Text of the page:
Dozens of virtual worlds focused on social aspects would follow. You had Habitat clones like WorldsAway, but they eventually began to remove actions outside of chatting — becoming worlds made of interconnected chat rooms, exploring concepts like 3D worlds (Worlds Chat), voice chat (OnLive! Traveler), virtual meetings, etc.

In the mid-1990s it was not at all clear what to call these new spaces. Users of earlier text-based worlds referred to them as graphical MUDs, those familiar with immersive virtual reality used the term VR with a number of prefixes (online VR, net VR, web VR), whilst academics were coining their own less than memorable terms such as collaborative virtual environments (CVEs), multi-user virtual environments (MUVEs), and members of the press and authors of key nonfiction books at the time had put forth terms such as the metaverse (Stephenson 1992) or mirror worlds. — Bruce Damer, Meeting in the Ether: A Brief History of Virtual Worlds as a Medium for User-Created Events (2008)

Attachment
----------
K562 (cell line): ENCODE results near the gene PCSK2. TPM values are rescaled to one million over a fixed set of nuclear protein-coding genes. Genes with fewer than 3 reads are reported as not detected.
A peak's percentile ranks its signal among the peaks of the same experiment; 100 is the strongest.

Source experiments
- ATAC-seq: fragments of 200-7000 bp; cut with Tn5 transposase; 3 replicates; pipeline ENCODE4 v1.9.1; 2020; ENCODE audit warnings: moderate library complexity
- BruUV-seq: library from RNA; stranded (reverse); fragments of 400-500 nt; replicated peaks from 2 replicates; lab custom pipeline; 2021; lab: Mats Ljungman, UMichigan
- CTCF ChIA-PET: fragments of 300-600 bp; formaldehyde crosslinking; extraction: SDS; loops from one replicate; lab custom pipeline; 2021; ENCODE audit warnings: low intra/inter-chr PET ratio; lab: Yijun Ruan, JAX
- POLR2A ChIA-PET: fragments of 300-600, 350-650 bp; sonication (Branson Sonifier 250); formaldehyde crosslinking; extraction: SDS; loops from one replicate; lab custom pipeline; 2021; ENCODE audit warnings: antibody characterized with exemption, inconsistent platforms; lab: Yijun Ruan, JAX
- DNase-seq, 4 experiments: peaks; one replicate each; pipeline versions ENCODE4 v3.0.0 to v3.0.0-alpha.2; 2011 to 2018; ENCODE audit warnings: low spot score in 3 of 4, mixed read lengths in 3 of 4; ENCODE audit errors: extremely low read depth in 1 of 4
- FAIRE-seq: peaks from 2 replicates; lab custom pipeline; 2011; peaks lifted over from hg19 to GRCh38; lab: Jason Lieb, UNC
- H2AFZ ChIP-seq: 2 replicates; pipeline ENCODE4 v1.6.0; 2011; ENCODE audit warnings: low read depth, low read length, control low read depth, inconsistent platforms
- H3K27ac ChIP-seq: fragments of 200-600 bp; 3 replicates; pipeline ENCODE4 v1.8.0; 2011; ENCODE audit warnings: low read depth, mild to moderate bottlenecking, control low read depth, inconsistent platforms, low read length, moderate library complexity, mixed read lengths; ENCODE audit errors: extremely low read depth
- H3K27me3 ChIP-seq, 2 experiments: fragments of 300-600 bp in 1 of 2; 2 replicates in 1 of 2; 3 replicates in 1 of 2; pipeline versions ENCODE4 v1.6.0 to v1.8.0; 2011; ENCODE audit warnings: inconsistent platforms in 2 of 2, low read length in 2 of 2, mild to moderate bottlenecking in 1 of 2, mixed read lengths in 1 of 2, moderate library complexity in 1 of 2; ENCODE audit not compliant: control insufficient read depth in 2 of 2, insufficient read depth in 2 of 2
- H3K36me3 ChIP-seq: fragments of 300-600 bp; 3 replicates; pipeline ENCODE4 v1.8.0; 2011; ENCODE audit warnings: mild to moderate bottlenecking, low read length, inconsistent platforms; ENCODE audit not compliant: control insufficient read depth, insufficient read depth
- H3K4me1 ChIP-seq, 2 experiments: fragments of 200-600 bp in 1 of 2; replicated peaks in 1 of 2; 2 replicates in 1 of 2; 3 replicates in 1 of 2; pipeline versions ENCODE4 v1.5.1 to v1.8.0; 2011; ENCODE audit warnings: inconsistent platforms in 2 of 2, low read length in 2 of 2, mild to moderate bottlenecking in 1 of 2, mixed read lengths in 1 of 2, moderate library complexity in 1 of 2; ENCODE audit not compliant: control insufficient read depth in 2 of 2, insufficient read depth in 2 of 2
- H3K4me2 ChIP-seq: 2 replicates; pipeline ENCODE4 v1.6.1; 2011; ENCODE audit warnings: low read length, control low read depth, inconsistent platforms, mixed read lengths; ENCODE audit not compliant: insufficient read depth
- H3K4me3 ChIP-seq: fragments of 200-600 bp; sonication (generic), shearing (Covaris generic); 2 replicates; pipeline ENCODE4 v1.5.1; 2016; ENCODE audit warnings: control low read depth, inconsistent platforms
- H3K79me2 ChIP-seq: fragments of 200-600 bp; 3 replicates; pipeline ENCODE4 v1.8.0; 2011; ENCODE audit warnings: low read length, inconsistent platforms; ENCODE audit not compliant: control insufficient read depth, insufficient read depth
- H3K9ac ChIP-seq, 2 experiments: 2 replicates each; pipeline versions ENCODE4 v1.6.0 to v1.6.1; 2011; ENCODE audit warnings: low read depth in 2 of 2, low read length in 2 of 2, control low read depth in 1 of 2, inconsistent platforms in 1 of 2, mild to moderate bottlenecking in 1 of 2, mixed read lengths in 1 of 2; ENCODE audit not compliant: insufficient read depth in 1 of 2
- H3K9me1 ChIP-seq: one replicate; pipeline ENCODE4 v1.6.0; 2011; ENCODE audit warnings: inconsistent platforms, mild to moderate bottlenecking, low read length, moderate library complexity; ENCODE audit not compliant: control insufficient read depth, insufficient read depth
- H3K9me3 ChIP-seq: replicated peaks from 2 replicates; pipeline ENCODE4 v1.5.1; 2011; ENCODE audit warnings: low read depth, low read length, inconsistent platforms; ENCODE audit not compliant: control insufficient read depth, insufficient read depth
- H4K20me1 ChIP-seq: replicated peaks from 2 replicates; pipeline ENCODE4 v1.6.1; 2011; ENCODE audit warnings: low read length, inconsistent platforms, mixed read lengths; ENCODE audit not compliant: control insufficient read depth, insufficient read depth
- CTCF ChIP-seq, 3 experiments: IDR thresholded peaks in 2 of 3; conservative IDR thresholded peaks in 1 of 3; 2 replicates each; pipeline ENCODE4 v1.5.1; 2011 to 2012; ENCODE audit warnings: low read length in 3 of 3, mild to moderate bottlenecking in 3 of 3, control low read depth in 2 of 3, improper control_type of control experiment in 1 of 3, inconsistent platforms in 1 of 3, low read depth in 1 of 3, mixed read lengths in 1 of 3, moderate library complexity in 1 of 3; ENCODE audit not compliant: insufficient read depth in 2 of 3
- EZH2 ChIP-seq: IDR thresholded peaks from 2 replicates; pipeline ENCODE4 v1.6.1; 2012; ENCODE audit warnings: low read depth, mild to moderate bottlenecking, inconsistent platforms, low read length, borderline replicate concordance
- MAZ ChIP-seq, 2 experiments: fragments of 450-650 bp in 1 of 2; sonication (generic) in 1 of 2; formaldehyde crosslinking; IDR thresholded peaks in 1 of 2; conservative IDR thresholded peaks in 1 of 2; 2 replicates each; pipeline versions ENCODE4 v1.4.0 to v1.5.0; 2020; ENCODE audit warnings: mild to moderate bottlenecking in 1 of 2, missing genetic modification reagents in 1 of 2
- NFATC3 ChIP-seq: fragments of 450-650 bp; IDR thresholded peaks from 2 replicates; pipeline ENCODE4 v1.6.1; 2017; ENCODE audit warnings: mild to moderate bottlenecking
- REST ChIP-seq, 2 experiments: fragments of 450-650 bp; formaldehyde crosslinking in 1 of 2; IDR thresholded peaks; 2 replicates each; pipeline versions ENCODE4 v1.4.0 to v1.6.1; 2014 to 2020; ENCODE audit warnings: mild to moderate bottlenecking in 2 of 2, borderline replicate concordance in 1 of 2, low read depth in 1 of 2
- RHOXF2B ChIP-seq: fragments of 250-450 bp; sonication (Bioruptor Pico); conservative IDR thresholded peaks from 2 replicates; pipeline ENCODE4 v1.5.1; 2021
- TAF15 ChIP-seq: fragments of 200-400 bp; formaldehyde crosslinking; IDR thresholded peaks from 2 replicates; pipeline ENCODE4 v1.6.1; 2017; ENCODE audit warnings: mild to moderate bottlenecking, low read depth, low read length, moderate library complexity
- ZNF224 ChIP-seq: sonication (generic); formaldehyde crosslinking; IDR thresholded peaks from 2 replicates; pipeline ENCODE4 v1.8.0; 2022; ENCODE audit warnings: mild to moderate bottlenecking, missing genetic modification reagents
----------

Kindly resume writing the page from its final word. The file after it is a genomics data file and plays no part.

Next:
Might sound silly today, but this was hyped as THE FUTURE, with big brands and artist joining in (like it would later happen with Second Life):

A 1999 news segment on Worlds Chat, showing even David Bowie buying into the hype.

Part of this virtual world explosion and hype collapsed when the dot-com bubble burst in 2000. After this, a new wave of online virtual worlds would appear, with more humble beginnings and appealing to a younger audience: Habbo Hotel (2000), Gaia Online (2003) and Club Penguin (2005).

Habbo Hotel (2000), Gaia Online (2003) and Club Penguin (2005).